Perhaps the Eyewitness is Correct!

In various blogs throughout the years, I have discussed the unreliability of eyewitness testimony and of misidentification. However, an article in the Science and Technology section of The Economist (February 24, 2022) entitled “First Impressions”, suggests that eyewitness identification may not always be incorrect. The article notes it has been [Read More]

By |March 11th, 2022|Research|

Macro Ethics and Micro Ethics

I always thought ethics was ethics. But evidently, there are two types: macro ethics and micro ethics. According to Wikipedia, Macro ethics is a term that was coined in the 20th century "… to distinguish large-scale issues from individual ethics or micro ethics. It is a type of applied ethics". [Read More]

By |October 1st, 2021|Research|

The Mediator as a Choice Architect.

One of the most important aspects of mediation is self-determination. Standard 1 of the Model Standards of Conduct for Mediation is entitled "Self-Determination." It provides that a mediator shall conduct a mediation based on self-determination which it defines as the "act of coming to a voluntary uncoerced decision in which [Read More]

By |September 24th, 2021|Research|

How Do You Define “Ethics?”

In a recent post, I discussed a book I just finished reading, The Power of Ethics by Susan Liautaud (Simon and Schuster, New York, NY 2021). While Professor Liautaud made many interesting points, her definition of "ethics" caught my attention: "For centuries, we have shared common expectations of how we [Read More]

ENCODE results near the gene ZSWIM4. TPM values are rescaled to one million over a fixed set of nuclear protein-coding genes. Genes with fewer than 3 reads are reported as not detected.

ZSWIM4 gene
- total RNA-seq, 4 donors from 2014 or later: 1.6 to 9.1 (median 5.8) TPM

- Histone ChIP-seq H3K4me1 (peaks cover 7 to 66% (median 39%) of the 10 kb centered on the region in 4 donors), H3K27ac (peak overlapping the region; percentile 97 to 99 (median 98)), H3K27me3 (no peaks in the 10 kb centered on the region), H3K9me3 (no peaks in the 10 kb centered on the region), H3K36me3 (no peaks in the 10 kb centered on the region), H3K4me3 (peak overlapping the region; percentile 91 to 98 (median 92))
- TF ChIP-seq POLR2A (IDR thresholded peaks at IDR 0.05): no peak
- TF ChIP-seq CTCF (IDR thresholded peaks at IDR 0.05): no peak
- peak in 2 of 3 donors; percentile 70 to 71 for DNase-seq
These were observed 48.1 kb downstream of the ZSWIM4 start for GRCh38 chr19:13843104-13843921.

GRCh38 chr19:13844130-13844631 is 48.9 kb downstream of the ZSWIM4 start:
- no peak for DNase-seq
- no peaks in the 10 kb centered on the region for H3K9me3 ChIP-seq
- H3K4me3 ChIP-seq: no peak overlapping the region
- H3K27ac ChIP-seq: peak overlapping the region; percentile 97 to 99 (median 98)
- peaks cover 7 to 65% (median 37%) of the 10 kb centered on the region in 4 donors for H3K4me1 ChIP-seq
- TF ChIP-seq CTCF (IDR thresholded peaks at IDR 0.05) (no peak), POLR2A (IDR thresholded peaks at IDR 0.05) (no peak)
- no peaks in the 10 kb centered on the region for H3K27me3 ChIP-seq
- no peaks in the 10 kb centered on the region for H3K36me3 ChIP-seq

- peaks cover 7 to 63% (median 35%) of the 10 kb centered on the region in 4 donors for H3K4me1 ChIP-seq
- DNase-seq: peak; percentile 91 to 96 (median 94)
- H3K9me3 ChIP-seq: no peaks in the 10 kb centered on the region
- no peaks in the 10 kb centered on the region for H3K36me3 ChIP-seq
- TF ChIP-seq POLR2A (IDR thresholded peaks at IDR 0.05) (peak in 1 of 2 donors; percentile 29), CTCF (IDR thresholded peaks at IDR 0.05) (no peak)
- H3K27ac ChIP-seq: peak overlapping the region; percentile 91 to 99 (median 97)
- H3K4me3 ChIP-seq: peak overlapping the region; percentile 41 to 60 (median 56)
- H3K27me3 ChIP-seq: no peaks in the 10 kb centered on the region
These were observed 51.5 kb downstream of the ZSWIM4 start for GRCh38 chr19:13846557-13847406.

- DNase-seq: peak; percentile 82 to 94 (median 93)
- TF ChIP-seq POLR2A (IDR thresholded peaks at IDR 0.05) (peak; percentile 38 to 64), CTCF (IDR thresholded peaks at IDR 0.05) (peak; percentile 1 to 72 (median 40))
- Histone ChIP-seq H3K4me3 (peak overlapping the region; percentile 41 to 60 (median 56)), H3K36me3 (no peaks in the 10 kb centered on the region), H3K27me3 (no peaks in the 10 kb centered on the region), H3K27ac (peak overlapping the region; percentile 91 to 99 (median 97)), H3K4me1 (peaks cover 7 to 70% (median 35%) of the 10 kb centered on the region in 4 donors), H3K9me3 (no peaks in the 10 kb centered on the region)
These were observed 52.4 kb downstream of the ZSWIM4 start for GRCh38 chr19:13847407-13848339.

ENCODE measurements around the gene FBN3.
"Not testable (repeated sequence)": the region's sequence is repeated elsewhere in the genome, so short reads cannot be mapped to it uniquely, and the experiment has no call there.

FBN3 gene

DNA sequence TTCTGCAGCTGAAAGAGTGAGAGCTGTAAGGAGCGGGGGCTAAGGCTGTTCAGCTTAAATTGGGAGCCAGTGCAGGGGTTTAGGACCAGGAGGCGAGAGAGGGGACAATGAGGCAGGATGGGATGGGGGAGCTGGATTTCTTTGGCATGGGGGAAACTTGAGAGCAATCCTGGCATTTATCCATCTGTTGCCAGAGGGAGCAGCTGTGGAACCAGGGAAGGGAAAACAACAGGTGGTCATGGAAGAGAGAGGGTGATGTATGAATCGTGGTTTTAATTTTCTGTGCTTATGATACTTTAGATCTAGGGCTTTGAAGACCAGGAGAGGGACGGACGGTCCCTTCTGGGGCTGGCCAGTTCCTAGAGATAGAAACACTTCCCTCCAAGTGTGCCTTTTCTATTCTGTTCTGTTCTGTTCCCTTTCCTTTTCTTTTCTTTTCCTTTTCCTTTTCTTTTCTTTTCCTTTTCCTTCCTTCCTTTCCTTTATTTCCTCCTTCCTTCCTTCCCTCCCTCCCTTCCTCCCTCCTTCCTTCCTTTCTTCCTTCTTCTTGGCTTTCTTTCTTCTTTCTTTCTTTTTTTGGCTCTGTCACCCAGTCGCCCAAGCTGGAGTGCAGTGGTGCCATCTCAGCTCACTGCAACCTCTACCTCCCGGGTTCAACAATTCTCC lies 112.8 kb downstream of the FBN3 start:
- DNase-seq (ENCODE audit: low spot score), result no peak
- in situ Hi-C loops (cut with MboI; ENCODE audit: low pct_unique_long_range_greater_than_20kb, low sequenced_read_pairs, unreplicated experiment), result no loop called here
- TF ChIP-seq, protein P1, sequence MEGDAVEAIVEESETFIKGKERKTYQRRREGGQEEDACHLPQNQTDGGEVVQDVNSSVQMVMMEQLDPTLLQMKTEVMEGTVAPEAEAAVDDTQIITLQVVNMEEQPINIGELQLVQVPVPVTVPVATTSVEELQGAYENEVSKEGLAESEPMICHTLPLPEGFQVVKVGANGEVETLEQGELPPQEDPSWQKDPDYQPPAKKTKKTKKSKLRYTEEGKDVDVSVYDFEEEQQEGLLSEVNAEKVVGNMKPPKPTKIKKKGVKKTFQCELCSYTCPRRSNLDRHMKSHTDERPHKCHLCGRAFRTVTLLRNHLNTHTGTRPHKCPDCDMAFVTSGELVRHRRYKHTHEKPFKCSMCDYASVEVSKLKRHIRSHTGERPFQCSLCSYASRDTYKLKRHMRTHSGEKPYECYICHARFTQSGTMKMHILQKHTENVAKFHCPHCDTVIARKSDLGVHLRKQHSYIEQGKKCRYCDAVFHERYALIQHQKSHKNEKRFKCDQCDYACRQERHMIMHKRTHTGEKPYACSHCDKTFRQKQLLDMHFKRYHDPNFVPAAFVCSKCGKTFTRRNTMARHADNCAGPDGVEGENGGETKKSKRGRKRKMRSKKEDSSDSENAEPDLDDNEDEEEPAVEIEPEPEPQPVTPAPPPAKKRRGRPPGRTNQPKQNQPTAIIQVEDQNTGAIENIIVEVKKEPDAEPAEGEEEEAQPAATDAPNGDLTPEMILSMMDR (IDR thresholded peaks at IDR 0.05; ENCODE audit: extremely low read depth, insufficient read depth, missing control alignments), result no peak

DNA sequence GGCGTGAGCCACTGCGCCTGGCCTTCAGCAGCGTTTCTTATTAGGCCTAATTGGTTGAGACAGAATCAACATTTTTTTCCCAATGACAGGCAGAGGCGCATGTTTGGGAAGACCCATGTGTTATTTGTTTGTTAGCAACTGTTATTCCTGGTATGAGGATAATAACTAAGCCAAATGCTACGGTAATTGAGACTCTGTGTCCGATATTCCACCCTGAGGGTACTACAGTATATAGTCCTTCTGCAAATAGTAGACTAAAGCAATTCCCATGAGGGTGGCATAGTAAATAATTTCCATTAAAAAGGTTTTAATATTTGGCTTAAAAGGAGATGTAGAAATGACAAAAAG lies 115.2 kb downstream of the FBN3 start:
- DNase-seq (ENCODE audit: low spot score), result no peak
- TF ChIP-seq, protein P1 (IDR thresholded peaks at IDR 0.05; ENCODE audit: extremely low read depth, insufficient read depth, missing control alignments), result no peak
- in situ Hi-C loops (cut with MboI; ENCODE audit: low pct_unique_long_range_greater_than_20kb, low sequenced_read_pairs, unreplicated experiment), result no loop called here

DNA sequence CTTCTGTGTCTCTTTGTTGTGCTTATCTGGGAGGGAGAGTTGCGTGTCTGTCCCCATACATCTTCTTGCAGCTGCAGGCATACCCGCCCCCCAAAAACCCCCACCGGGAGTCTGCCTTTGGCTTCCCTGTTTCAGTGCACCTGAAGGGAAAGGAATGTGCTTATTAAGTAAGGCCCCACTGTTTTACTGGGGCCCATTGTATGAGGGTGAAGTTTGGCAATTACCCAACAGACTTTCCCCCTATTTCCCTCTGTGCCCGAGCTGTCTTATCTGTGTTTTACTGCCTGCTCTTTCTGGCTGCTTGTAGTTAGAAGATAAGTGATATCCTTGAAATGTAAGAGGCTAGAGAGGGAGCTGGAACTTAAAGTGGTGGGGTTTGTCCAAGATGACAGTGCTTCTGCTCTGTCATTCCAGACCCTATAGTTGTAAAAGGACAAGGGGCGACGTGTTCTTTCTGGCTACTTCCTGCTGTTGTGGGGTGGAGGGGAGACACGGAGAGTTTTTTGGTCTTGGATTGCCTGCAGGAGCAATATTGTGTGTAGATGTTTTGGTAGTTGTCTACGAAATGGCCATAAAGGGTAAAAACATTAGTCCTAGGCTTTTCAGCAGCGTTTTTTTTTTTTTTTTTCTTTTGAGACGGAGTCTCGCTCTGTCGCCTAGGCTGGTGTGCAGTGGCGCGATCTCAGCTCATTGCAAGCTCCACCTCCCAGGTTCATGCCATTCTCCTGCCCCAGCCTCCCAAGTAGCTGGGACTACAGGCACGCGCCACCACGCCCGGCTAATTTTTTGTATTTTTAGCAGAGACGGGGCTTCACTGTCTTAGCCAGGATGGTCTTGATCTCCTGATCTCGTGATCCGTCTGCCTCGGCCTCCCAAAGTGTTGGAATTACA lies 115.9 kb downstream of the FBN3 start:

By |September 3rd, 2021|Research|

Making Ethical Decisions

A few weeks ago, I went into a bookstore to look around and possibly buy some books to read during my work-from-home stint. I stumbled across The Power of Ethics by Susan Liautuad (Simon & Shuster, New York, NY, 2021) and could not resist buying it: it may provide some [Read More]

By |August 27th, 2021|Research|

Zoom as a Gender Equalizer

Over the last 16 months or so, the world has adapted to life via Zoom. By now, most of us have become experts in its use, be it for meetings, using the share screen function to present power points or other documents, using the polling function et cetera. We became [Read More]

By |August 13th, 2021|Research, Uncategorized|

Vividness Bias: Real or Illusory?

On June 29, 2021, Harvard's PONS posted a blog written by staff entitled, "Negotiators: Resist Vividness Bias in Negotiations." It defined vividness bias as "…the tendency to overweight the vivid and prestigious attributes of a decision, such as a salary or an employer's status, and underweight less impressive issues, such [Read More]

By |August 6th, 2021|Research|

Implicit Bias is Everywhere!

Recently, I discussed an empirical study conducted by University of Hawaii Professor Justin D. Levinson and Mark Bennett, U. S. District Judge (ret.) on 239 sitting federal and state judges regarding their implicit bias towards "largely favored minority groups" (or the "Model Minority")- Asians Americans and Jews. (Levinson, Justin D., [Read More]

By |July 30th, 2021|Research|